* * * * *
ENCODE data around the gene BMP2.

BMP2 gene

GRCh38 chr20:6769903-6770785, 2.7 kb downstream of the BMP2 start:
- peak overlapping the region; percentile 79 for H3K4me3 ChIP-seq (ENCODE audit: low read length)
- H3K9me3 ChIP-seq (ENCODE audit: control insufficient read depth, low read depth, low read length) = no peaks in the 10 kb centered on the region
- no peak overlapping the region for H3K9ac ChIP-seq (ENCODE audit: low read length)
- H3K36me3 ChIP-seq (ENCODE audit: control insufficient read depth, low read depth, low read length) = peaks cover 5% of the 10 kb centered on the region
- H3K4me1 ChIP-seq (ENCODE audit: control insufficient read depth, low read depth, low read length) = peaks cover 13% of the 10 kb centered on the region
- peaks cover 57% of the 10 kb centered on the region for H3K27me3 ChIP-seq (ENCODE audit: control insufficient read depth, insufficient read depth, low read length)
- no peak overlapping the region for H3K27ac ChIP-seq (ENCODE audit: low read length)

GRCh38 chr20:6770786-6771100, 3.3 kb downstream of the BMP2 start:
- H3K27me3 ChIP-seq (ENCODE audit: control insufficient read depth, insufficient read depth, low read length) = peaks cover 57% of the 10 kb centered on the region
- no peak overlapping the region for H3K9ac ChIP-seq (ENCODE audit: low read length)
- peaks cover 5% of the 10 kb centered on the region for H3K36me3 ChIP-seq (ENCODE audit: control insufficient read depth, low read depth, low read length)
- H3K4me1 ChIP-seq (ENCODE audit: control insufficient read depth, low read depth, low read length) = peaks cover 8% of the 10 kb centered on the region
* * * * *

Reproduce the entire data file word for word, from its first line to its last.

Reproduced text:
ENCODE data around the gene BMP2.

BMP2 gene

GRCh38 chr20:6769903-6770785, 2.7 kb downstream of the BMP2 start:
- peak overlapping the region; percentile 79 for H3K4me3 ChIP-seq (ENCODE audit: low read length)
- H3K9me3 ChIP-seq (ENCODE audit: control insufficient read depth, low read depth, low read length) = no peaks in the 10 kb centered on the region
- no peak overlapping the region for H3K9ac ChIP-seq (ENCODE audit: low read length)
- H3K36me3 ChIP-seq (ENCODE audit: control insufficient read depth, low read depth, low read length) = peaks cover 5% of the 10 kb centered on the region
- H3K4me1 ChIP-seq (ENCODE audit: control insufficient read depth, low read depth, low read length) = peaks cover 13% of the 10 kb centered on the region
- peaks cover 57% of the 10 kb centered on the region for H3K27me3 ChIP-seq (ENCODE audit: control insufficient read depth, insufficient read depth, low read length)
- no peak overlapping the region for H3K27ac ChIP-seq (ENCODE audit: low read length)

GRCh38 chr20:6770786-6771100, 3.3 kb downstream of the BMP2 start:
- H3K27me3 ChIP-seq (ENCODE audit: control insufficient read depth, insufficient read depth, low read length) = peaks cover 57% of the 10 kb centered on the region
- no peak overlapping the region for H3K9ac ChIP-seq (ENCODE audit: low read length)
- peaks cover 5% of the 10 kb centered on the region for H3K36me3 ChIP-seq (ENCODE audit: control insufficient read depth, low read depth, low read length)
- H3K4me1 ChIP-seq (ENCODE audit: control insufficient read depth, low read depth, low read length) = peaks cover 8% of the 10 kb centered on the region